Gaudete Sunday, pronounced gow-day-tay, is the third Sunday of Advent. The day takes its common name from the Latin word gaudete, which means rejoice.
Represented by A Rose Color
One of the candles in the Advent wreath is rose-colored for Gaudete Sunday or Joy Sunday. The priest wears rose vestments instead of violet, which is otherwise prescribed for every day in the season of Advent.
Like Laetare Sunday in Lent
Gaudete Sunday is a counterpart to Laetare Sunday in the liturgical season of Lent and provides a similar break about midway through a season and signifies the nearness of the Lord’s coming.
A Break from Preparation to Rejoice
While the theme of Advent is a focus on the coming of Jesus in three ways: His first, His present and His final Advent, the readings for Gaudete Sunday focus on rejoicing in the Lord — Christian joy — as well as the mission of St. John the Baptist and his connection with Advent.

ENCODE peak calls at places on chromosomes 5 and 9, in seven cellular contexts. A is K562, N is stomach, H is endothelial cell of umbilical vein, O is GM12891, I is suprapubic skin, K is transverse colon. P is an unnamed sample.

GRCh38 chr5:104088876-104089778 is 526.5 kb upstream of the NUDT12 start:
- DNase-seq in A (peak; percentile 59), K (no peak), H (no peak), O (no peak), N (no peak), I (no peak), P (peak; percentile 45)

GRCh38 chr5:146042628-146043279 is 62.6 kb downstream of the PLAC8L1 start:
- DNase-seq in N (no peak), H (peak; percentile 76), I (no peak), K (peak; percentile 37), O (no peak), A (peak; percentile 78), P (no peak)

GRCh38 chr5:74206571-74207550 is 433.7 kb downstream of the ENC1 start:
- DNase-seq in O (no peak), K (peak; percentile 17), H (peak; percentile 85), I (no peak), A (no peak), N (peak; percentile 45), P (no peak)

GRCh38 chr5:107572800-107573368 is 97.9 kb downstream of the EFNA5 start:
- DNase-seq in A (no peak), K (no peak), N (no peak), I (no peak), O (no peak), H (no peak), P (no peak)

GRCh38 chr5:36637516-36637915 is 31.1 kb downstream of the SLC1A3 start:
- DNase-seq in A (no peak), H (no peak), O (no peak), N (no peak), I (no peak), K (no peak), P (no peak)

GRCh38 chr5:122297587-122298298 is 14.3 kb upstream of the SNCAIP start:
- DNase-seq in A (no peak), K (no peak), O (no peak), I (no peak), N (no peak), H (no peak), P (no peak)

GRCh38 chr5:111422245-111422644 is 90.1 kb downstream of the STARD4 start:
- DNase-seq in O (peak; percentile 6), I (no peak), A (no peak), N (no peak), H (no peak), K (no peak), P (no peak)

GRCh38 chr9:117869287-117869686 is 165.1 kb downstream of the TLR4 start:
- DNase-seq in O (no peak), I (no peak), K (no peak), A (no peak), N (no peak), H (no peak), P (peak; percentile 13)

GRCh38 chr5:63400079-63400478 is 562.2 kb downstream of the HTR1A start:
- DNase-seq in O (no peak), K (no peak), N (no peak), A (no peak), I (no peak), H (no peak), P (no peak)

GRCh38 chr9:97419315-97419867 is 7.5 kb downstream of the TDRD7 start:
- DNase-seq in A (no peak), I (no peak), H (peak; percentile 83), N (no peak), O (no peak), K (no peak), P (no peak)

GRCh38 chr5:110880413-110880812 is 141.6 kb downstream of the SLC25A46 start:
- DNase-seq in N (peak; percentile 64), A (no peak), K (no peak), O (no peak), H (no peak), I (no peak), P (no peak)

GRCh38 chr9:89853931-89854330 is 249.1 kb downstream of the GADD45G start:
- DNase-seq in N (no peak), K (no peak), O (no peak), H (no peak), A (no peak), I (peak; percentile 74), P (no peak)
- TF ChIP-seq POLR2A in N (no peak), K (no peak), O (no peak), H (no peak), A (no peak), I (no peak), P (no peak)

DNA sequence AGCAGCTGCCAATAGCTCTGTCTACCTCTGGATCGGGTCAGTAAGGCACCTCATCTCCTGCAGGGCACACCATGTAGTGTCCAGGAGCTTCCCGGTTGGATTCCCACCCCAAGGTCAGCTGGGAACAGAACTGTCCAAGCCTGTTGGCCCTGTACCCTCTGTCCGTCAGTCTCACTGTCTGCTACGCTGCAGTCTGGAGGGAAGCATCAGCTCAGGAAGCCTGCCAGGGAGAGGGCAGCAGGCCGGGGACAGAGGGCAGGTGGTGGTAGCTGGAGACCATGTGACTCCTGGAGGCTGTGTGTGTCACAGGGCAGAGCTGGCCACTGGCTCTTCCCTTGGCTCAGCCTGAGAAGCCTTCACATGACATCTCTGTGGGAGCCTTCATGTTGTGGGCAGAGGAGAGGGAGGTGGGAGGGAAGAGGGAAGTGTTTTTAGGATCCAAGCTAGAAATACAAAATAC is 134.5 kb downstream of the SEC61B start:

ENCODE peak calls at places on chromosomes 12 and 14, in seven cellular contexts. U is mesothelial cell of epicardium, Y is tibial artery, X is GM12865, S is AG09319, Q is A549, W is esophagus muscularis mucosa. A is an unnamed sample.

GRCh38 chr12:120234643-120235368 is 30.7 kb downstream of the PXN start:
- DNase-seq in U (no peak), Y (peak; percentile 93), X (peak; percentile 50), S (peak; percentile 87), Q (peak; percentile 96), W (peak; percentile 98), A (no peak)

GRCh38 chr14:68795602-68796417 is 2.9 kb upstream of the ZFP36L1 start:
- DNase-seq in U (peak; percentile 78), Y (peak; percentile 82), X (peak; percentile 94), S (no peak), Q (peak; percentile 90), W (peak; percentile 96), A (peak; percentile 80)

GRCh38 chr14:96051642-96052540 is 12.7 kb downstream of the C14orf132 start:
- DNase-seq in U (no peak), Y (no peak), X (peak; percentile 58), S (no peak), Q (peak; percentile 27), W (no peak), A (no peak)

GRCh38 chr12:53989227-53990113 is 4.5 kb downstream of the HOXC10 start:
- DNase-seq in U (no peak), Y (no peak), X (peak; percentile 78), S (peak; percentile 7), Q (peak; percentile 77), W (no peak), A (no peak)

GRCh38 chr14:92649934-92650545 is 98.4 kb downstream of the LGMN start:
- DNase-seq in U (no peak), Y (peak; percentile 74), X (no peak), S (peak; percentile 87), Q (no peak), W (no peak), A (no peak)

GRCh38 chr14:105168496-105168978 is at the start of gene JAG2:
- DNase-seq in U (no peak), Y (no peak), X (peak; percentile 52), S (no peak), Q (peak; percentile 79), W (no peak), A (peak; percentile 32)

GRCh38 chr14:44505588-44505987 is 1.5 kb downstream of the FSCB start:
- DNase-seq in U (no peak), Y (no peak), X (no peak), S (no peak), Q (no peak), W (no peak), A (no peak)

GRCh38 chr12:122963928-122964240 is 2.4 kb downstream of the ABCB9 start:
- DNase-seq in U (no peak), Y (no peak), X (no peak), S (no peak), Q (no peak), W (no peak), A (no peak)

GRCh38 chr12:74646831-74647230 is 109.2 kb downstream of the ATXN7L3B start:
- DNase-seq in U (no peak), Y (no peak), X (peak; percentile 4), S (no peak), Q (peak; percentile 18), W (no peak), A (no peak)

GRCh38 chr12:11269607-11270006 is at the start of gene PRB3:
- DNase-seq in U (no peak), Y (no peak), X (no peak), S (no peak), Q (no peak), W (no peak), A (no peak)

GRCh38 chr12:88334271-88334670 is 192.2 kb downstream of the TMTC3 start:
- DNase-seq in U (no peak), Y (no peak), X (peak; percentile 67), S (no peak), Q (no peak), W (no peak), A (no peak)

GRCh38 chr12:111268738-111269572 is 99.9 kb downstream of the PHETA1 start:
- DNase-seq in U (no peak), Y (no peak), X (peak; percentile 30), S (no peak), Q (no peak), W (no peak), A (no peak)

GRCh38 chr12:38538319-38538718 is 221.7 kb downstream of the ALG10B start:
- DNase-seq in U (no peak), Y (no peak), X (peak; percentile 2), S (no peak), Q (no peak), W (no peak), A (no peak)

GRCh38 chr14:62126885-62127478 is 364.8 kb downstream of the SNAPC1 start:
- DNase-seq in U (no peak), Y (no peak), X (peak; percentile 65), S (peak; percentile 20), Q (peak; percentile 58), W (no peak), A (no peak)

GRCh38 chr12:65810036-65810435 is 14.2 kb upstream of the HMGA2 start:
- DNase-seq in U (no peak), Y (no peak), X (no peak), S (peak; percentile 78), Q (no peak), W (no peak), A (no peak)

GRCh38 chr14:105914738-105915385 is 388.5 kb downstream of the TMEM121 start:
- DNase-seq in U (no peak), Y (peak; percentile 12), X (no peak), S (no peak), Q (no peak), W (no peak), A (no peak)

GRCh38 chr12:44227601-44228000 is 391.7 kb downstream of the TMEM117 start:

Joy vs. Happiness
Theologian Henri Nouwen described the difference between joy and happiness. While happiness is dependent on external conditions, joy is “the experience of knowing that you are unconditionally loved and that nothing — sickness, failure, emotional distress, oppression, war, or even death — can take that love away.” Thus joy can be present even in the midst of sadness.
Pope Francis’s Words of Wisdom
In his 2014 Gaudete Sunday homily, Pope Francis said that Gaudete Sunday is known as the “Sunday of joy,” and that instead of fretting about “all they still haven’t” done to prepare for Christmas, people should “think of all the good things life has given you.”